One particular gold award winner where extensive research helped shape the solution was at the New South Wales Department of Education and Communities (NSWDEC.). The team rolled out a personalised toolbar where staff could link to applications they used in their everyday work on every page of the intranet. Despite having very few metrics about usage, the team went through an intensive and wide research phase, engaging users in one-on-one interviews and surveys from over 240 schools.
From this the requirements and rollout strategy were defined. This meant that the team had a thorough understanding of what users wanted to link to and how they wanted to use the bar. The results were stunning levels of adoption and a beautiful design.
Other winners this year have used either piloting or an iterative approach to development to help understand users. Perhaps the best example is Chr. Hansen’s product documentation search.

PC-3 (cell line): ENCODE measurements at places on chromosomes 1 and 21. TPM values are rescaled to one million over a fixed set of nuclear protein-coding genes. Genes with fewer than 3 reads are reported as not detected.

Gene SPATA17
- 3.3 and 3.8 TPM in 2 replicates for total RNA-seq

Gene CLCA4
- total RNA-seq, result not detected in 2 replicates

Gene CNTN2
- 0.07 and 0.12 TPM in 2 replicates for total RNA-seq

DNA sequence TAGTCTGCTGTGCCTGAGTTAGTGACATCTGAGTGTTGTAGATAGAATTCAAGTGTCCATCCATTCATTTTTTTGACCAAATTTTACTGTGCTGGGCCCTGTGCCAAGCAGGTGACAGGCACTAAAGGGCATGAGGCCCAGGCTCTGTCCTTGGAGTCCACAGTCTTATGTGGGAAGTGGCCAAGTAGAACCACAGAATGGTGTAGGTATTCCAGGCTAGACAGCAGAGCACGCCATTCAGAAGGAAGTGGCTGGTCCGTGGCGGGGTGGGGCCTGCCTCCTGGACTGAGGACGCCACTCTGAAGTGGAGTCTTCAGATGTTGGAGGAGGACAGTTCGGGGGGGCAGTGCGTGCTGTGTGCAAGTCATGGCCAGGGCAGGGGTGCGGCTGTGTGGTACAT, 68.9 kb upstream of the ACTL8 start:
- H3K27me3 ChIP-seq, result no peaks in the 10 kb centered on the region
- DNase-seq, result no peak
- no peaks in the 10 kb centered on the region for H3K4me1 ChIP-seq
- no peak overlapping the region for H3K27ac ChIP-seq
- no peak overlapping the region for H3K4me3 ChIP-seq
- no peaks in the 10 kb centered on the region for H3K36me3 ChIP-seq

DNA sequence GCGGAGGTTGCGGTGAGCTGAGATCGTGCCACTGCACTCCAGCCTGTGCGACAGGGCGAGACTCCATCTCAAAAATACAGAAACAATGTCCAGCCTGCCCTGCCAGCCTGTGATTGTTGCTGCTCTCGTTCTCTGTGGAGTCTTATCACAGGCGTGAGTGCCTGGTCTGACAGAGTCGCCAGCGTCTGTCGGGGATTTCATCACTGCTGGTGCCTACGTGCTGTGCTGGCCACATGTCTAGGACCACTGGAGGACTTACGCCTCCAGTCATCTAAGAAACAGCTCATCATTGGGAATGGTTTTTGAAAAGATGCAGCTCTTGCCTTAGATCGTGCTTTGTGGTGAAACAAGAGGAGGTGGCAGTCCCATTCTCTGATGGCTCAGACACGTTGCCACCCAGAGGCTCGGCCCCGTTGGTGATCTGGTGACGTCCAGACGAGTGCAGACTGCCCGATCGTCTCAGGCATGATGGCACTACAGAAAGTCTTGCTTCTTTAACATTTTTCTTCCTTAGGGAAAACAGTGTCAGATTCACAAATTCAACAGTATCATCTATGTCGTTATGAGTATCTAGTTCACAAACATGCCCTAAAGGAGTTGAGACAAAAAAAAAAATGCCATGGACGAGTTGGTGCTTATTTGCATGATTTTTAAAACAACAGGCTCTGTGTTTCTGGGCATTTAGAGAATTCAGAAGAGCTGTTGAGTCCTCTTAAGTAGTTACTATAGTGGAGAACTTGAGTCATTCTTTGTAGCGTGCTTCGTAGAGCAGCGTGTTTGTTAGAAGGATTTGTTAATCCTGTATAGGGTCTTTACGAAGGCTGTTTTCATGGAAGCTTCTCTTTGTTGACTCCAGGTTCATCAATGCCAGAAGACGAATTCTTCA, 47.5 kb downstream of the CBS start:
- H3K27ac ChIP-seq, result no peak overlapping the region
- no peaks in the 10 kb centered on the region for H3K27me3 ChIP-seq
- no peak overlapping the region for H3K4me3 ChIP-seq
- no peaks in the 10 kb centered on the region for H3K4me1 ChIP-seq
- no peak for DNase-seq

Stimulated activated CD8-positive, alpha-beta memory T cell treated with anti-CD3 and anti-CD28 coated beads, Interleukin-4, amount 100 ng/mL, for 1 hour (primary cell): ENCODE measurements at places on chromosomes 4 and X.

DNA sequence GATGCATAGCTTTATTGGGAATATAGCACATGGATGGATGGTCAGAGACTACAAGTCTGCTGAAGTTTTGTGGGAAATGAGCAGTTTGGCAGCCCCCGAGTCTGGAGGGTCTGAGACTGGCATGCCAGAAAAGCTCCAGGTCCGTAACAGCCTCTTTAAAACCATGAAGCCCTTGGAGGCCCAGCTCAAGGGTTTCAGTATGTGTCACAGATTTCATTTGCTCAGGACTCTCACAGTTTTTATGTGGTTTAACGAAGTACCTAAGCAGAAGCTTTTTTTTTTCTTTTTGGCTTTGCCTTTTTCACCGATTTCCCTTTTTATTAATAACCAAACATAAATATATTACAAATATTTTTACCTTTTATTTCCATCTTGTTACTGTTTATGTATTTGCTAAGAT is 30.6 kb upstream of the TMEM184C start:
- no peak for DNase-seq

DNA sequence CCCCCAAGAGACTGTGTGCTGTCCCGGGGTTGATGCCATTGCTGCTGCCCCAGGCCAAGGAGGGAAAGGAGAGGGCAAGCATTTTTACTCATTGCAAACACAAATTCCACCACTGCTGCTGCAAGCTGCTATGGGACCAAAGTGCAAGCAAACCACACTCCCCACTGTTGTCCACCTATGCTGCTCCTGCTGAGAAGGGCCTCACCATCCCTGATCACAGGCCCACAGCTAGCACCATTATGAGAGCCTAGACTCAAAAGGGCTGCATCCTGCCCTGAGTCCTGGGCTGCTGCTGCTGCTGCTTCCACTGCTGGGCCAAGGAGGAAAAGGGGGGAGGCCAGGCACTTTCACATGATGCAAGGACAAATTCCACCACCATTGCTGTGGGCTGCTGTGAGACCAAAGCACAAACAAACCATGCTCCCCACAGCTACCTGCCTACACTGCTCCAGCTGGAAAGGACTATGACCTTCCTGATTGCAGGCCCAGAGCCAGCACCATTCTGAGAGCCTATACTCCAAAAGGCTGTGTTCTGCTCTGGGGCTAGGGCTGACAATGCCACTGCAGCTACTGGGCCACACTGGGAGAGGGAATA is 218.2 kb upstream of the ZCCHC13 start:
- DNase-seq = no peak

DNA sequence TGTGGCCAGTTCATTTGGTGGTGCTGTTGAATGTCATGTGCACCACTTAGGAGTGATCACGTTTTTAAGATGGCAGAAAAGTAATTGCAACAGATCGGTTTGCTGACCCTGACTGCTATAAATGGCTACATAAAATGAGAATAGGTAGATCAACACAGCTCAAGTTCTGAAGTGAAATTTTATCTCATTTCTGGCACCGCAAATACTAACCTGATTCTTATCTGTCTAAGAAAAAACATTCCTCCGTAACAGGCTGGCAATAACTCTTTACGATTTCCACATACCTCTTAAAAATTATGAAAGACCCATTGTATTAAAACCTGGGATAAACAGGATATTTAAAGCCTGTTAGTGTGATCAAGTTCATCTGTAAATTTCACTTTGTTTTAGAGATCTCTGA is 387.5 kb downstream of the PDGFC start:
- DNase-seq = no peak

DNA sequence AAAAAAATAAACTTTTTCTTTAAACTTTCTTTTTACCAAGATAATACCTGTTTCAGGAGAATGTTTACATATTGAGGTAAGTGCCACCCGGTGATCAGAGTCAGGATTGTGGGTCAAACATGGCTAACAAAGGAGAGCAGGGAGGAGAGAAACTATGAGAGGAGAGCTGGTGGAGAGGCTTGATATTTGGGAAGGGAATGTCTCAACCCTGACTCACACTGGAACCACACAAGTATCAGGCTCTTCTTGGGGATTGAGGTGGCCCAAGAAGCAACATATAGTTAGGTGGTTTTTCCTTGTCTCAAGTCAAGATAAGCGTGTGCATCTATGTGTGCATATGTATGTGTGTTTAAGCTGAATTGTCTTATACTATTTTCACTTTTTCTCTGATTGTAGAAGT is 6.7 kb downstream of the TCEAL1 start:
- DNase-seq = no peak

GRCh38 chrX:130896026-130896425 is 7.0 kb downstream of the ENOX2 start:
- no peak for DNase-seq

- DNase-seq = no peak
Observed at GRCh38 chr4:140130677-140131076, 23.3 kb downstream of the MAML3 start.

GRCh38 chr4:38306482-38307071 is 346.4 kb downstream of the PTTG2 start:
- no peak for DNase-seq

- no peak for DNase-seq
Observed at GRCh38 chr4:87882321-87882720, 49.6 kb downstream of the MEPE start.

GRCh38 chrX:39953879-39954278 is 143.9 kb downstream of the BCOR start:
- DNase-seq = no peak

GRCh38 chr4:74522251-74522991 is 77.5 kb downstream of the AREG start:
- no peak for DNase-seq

Pulling 100,000 different documents from three systems, and using an innovative ‘Add to basket’ facility to select documents which can then be emailed immediately, the facility has had several iterations over three years, including the addition of free text searching. There perhaps is no better way to research and understand users, planning a series of upgrades based on observing real use and receiving user feedback.
An effective dashboard drives changes in behaviour
Intranets surface real insight
‘Big data’ and the exploitation of it for competitive advantage has received a lot of attention in the past few months. Organisations have accumulated immense amounts of information and data, yet information overload is the ever present issue. Innovative intranets are cutting through this sea of data, to provide real insights for staff and leaders.